The thing I find most incredible about Apple is its ability to develop technologies and products that we, as the consumer, don’t even know we want yet. Every item in the past decade that Apple has produced nobody really saw coming, and if they did, it wasn’t to the extent to that which was actually produced. Apple has been successful in every product over this time; I put this down to their heavy focus on research and development. In 2011 Apple spent $575 million in R&D, in the past 3 months alone they have spent a staggering $758 million – to me, this suggests some amazing products and developments are to come – get excited!

According to Wikipedia, the first successful personal computer to feature a mouse and graphical user interface (GUI) was in fact the Apple Macintosh in 1984, a year later Microsoft introduced Microsoft Windows. However the Macintosh was not that successful and Windows took over the market and dominated for many years, still today, despite Apple growing at an astonishing rate, their operating system only accounts for just under 15% of the market. The reason for this? Simply that Microsoft designed an operating system compatible with various hardware, i.e. other computers, created by Dell, IBM, HP, Sony etc. This being said, part of the reason Apple OS are becoming more popular is that they are designed to fit perfectly in their own hardware – thus being able to tweak things perfectly and really hit at being easy to use for the consumer. I myself have found that using a Mac is so much more of a pleasure than Windows, there are functions I use on my Mac on a regular basis that I never would have even thought about when I used a Windows operating system – I’ll say it again, Apple knows what it’s users want before we do!!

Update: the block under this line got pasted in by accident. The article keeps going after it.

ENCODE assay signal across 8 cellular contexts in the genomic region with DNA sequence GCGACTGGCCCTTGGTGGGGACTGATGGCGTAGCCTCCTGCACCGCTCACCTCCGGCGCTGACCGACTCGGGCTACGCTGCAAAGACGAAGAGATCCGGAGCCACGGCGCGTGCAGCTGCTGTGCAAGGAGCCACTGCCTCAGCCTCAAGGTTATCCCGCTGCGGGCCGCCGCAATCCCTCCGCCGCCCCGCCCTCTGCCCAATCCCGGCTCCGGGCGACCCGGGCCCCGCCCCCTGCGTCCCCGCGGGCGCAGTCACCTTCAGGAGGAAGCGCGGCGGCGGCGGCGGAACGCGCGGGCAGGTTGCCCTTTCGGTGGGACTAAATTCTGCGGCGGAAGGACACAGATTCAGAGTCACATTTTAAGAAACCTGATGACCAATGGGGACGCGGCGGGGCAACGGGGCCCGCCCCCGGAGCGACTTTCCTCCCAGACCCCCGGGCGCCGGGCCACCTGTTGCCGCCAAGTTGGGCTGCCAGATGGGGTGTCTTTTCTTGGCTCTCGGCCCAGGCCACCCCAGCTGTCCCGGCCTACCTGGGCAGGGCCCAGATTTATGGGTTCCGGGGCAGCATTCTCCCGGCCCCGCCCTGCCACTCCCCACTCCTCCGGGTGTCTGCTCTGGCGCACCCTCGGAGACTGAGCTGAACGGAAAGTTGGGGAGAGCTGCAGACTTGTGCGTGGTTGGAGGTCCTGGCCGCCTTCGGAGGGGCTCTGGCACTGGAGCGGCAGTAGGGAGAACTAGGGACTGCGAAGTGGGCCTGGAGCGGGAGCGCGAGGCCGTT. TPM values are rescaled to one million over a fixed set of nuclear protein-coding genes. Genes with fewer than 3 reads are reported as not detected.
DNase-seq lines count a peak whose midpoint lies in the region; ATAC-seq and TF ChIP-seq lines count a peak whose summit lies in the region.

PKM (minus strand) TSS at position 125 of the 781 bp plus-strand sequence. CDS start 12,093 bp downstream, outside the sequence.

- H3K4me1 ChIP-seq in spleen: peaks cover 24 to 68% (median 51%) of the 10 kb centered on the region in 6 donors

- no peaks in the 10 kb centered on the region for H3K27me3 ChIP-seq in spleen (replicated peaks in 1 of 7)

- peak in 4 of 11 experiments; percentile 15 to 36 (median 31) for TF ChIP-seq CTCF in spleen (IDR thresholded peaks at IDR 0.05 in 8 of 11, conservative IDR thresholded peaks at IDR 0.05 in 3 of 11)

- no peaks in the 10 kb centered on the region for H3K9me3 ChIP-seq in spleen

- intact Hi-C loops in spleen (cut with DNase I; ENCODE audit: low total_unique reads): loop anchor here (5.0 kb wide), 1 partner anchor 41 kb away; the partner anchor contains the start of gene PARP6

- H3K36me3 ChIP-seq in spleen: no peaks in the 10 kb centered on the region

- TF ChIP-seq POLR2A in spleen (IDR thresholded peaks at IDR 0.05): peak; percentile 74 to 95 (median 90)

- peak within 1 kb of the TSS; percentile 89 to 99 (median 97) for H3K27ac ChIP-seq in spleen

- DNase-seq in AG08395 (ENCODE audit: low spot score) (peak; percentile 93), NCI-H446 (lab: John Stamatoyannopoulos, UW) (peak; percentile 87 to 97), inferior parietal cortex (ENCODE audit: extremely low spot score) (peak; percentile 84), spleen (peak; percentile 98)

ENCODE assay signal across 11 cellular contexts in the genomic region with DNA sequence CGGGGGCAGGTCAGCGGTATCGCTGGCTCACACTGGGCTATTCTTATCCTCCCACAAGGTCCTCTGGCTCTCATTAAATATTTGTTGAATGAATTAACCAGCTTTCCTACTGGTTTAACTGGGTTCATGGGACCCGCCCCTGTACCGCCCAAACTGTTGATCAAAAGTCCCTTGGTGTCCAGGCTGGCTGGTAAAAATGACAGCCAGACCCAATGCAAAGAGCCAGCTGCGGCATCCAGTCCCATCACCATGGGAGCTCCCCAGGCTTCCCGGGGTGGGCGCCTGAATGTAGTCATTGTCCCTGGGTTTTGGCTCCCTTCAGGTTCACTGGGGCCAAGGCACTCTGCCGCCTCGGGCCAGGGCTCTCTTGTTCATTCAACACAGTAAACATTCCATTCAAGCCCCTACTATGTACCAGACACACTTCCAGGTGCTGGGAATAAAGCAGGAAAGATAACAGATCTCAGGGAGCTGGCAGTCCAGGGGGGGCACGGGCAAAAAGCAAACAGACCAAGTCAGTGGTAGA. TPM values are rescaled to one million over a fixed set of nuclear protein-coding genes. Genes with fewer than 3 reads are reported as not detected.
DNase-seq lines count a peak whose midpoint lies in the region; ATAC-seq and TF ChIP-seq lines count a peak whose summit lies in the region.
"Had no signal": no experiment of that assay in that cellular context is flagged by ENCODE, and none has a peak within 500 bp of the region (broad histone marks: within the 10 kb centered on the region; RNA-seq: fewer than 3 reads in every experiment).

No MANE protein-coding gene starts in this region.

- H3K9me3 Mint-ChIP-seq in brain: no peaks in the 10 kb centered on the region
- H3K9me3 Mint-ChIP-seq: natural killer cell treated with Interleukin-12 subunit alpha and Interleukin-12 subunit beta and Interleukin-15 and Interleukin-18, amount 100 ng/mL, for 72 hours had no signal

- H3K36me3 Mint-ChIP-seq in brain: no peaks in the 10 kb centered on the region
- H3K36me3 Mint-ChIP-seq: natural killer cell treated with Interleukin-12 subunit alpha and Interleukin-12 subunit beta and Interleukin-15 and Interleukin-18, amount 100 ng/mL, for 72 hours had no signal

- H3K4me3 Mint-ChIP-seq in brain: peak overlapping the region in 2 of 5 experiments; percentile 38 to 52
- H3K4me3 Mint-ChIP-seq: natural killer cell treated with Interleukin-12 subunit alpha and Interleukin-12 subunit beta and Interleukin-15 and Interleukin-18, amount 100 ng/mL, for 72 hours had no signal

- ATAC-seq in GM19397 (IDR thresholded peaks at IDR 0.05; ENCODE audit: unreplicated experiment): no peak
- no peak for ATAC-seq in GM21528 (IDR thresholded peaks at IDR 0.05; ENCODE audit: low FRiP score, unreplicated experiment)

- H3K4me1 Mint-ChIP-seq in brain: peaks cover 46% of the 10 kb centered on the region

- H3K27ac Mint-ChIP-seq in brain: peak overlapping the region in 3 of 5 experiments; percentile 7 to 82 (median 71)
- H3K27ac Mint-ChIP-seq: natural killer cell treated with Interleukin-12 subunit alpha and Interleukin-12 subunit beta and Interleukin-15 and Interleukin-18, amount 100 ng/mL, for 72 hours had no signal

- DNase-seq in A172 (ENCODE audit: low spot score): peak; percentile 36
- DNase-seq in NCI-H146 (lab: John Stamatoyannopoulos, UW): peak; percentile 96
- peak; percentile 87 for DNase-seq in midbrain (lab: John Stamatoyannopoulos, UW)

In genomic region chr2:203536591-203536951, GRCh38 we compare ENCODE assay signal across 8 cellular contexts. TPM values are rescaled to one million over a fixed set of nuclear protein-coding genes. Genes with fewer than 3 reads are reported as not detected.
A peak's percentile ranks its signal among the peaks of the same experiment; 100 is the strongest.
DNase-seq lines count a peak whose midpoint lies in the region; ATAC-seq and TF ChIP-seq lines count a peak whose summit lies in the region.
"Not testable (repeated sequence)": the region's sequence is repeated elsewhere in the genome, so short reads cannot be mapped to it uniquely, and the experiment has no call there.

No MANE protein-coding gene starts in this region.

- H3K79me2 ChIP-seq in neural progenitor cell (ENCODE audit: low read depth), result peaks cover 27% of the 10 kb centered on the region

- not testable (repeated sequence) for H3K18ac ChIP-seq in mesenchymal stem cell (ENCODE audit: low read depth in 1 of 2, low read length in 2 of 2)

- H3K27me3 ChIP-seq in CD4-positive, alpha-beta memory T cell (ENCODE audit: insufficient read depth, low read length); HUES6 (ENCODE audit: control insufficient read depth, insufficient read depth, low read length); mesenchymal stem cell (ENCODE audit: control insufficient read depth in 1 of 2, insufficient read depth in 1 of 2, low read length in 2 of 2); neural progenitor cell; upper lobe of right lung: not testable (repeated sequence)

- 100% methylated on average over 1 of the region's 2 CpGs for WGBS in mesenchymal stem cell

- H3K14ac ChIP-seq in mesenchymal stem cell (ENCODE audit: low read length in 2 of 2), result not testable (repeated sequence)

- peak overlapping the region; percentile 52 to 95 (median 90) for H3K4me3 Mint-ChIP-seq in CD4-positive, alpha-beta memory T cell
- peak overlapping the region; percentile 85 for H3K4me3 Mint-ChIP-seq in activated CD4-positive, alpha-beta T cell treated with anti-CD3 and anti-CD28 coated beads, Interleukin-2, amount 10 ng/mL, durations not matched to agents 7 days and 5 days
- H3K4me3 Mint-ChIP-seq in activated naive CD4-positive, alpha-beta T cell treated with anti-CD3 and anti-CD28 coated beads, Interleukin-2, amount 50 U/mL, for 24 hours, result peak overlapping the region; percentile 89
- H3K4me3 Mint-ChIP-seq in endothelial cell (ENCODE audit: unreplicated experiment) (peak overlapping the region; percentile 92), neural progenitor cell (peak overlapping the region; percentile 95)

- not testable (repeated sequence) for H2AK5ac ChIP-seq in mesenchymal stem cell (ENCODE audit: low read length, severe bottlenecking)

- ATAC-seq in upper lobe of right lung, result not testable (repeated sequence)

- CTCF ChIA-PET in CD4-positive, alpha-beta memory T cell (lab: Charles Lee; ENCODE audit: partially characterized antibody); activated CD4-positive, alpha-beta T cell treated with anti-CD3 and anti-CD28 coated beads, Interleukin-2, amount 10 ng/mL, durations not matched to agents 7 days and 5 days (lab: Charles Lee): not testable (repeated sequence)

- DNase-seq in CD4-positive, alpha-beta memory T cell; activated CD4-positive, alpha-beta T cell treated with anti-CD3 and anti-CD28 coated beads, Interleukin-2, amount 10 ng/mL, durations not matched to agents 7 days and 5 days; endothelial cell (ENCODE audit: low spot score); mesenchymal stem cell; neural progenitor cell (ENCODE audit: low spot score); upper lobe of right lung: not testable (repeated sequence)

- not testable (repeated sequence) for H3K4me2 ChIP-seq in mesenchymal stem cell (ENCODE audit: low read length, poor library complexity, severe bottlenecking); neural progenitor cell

Apple bought Pixar animations in 1986, a move from Steve Jobs that would prove to be extremely beneficial in the years to come. However it wasn’t until about 2001 when Apple released its first iPod that the company began to take off in a big way, since then it has produced an array of products including different iPod variations, MacBooks, iPads and iPhones.

I think that part of the reason Apple has been so successful is due to their heavy focus on customer satisfaction and fulfilment – everything they have designed has been based around the simplicity for a user and they continue to focus on this (as mentioned with their R&D expenditure). Along with this has been a heavy increase in advertising, between 2010-2011 ad spending increased 35% from $691M to $933M. This has clearly been beneficial as can be seen through their increased revenue but also the fact that you could ask just about anybody to describe an Apple ad and they could, wether it be about the iPod and a black silhouette dancing with a white iPod and ear phones on a very bright background, or the two guys talking named Mac and PC talking about why one is better than the other.

Basically, Apple is taking over the world – at this stage it doesn’t seem to be a bad thing, but only time shall tell. Fingers crossed it all stays good.

In my next blog I will focus more heavily on Apples R&D efforts. Stay tuned!  

Wednesday, January 18, 2012